Sunday, 5 December 2021

JFK assassination documents released, but sensitive documents blocked

 JFK assassination

WASHINGTON: Donald Trump has delayed the release of hundreds of “sensitive” files about the assassination of President John F Kennedy.

The US President approved the release of 2,800 other files related to the 1963 killing but has placed the other records under a six-month review after appeals from the CIA and FBI.

The documents are unlikely to alter the overall narrative of the assassination and investigation, but they do shed new light on aspects of both while providing a few unusual nuggets of information, including:

Among the newly released documents is the revelation that the UK’s Cambridge News received an anonymous call about “some big news” in America 25 minutes before Kennedy was assassinated.

A memo to the director of the FBI said the anonymous phone call was made to the newspaper’s senior reporter.


The document, from deputy director James Angleton, states: “The caller said only that the Cambridge News reporter should call the American Embassy in London for some big news and then hung up.”

Documents from then-FBI director J Edgar Hoover reveal the Soviet Union feared they would be blamed for putting Lee Harvey Oswald up to assassinating Kennedy.

A threat had been made to kill Oswald the night before he was shot.

“There is nothing further on the Oswald case except that he is dead.”

That was the memo dictated by Hoover the day Oswald was shot dead by local nightclub owner Jack Ruby.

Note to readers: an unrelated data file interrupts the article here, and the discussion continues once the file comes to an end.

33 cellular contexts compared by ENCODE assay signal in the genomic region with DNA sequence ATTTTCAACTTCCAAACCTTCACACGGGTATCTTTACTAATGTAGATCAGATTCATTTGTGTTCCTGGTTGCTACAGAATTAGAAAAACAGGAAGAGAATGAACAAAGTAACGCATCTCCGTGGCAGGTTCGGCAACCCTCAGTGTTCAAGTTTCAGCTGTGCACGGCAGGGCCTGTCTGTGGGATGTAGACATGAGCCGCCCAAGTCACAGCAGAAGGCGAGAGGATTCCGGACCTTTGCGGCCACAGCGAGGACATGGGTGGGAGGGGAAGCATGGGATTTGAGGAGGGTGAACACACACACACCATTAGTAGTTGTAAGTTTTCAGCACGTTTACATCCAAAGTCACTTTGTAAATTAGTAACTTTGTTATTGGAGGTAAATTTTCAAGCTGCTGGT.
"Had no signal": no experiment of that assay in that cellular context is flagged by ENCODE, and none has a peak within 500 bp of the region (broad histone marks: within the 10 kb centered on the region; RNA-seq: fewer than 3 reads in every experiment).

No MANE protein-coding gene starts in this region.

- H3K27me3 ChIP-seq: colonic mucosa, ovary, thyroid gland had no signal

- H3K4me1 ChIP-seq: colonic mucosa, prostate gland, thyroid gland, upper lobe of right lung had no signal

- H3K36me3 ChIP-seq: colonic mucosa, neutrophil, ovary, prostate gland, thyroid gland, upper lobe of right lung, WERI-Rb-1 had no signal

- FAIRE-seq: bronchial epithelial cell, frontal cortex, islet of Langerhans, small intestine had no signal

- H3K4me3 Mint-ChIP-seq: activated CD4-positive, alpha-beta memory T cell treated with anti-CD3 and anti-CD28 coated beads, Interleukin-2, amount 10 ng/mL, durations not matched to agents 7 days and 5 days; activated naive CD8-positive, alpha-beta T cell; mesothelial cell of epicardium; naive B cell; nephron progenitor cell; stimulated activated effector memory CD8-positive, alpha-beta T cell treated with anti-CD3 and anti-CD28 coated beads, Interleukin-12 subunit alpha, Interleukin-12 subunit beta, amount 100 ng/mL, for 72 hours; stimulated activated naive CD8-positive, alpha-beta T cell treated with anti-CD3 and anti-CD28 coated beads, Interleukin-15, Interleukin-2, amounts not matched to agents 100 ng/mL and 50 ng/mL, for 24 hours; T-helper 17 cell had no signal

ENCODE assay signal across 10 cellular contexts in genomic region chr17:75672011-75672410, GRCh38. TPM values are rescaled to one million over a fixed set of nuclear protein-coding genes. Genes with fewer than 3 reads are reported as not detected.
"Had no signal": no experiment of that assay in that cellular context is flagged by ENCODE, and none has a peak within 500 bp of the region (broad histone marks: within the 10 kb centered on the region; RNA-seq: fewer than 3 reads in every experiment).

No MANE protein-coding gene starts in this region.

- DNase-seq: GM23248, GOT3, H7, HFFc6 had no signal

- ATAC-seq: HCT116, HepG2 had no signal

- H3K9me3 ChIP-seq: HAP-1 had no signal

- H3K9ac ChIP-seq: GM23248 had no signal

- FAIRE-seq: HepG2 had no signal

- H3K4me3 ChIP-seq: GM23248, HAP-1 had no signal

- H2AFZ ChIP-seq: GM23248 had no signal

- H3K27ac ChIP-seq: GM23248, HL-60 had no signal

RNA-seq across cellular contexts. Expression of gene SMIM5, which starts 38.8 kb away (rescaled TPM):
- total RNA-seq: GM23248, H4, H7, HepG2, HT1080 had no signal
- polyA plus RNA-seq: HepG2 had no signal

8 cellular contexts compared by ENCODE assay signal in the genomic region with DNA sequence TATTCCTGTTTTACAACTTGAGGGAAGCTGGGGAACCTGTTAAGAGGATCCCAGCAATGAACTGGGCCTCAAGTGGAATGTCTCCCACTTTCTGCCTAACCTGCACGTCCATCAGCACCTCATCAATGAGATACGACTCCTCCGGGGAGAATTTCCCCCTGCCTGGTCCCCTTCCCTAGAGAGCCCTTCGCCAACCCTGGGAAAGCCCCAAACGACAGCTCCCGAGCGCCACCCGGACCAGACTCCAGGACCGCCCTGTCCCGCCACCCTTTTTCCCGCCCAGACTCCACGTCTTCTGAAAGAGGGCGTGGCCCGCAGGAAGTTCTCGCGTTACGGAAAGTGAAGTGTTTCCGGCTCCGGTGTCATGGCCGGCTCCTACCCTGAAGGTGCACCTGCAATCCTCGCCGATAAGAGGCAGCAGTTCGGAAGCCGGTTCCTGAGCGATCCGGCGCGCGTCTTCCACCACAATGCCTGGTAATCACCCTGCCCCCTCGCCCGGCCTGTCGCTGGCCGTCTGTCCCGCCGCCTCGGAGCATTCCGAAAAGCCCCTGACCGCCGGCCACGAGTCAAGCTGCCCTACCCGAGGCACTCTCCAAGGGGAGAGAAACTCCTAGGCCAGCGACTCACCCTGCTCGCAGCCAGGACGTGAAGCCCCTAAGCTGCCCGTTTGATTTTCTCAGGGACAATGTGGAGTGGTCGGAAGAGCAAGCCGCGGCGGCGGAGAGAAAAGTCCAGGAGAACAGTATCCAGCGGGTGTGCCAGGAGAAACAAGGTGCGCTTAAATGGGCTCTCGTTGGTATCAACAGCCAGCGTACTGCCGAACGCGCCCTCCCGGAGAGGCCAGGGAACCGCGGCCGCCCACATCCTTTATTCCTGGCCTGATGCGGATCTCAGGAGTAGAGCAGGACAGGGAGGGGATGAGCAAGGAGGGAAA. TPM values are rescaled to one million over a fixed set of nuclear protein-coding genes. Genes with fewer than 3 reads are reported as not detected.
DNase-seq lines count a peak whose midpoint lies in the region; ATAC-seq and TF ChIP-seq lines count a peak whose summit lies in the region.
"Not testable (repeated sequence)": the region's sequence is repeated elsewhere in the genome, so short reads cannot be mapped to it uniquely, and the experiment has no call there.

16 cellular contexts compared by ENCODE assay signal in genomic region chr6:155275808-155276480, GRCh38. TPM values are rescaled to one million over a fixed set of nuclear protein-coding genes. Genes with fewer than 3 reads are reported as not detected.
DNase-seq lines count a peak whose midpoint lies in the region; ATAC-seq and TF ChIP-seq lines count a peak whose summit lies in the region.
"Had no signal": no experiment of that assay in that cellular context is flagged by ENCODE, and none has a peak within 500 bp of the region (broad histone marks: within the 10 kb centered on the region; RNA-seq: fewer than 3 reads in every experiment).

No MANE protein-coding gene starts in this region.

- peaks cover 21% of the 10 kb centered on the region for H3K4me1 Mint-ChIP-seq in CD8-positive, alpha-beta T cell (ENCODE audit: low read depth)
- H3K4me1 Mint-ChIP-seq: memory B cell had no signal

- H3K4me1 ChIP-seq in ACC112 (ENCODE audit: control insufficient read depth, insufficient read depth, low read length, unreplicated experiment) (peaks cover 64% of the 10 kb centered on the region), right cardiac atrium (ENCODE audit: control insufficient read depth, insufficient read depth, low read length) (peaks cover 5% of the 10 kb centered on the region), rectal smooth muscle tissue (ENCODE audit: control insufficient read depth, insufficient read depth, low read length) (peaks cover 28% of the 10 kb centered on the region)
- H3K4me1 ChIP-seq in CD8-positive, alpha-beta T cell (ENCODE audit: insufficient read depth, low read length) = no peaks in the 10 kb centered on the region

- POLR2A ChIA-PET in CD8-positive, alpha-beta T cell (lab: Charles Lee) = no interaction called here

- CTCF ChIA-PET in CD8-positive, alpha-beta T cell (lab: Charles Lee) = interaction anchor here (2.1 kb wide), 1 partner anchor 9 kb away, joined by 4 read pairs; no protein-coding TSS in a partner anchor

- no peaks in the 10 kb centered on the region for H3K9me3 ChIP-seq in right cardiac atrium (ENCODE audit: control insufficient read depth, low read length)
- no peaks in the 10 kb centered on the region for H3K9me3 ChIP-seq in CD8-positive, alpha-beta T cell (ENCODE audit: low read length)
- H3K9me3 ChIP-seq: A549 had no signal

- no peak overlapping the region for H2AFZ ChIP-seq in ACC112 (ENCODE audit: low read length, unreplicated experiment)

Hoover said Oswald’s killing was “inexcusable” after the FBI warned the Dallas Police Department to protect the prime suspect.

Hoover later publicly quashed talk of a conspiracy and sought “something issued so we can convince the public that Oswald is the real assassin”.


The documents approved for release show federal agents madly chasing after tips in the days after the assassination and juggling rumours and leads worldwide.

The materials also cast a wide net over varied activities of the Kennedy administration, such as its covert efforts to upend Fidel Castro’s government in Cuba.

In a September 14, 1962, meeting disclosed in the files, for example, a group of Kennedy’s senior aides, including brother Robert, the attorney general, discussed a range of options against Castro’s communist government.

The meeting was told the CIA would look into the possibility of sabotaging airplane parts that were to be shipped to Cuba from Canada.

McGeorge Bundy, JFK’s national security adviser, cautioned that sensitive ideas like sabotage would have to be considered in more detail on a case-by-case basis.

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